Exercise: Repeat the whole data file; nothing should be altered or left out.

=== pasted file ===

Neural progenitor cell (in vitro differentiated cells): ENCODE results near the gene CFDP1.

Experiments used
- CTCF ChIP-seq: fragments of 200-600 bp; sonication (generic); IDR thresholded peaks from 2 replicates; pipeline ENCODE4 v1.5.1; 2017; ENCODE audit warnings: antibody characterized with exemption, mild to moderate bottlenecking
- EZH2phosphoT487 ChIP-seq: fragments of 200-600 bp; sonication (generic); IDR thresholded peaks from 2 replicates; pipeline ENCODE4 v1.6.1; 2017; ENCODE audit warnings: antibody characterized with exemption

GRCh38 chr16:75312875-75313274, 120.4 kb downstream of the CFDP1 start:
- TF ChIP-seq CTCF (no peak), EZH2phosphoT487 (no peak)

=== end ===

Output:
Neural progenitor cell (in vitro differentiated cells): ENCODE results near the gene CFDP1.

Experiments used
- CTCF ChIP-seq: fragments of 200-600 bp; sonication (generic); IDR thresholded peaks from 2 replicates; pipeline ENCODE4 v1.5.1; 2017; ENCODE audit warnings: antibody characterized with exemption, mild to moderate bottlenecking
- EZH2phosphoT487 ChIP-seq: fragments of 200-600 bp; sonication (generic); IDR thresholded peaks from 2 replicates; pipeline ENCODE4 v1.6.1; 2017; ENCODE audit warnings: antibody characterized with exemption

GRCh38 chr16:75312875-75313274, 120.4 kb downstream of the CFDP1 start:
- TF ChIP-seq CTCF (no peak), EZH2phosphoT487 (no peak)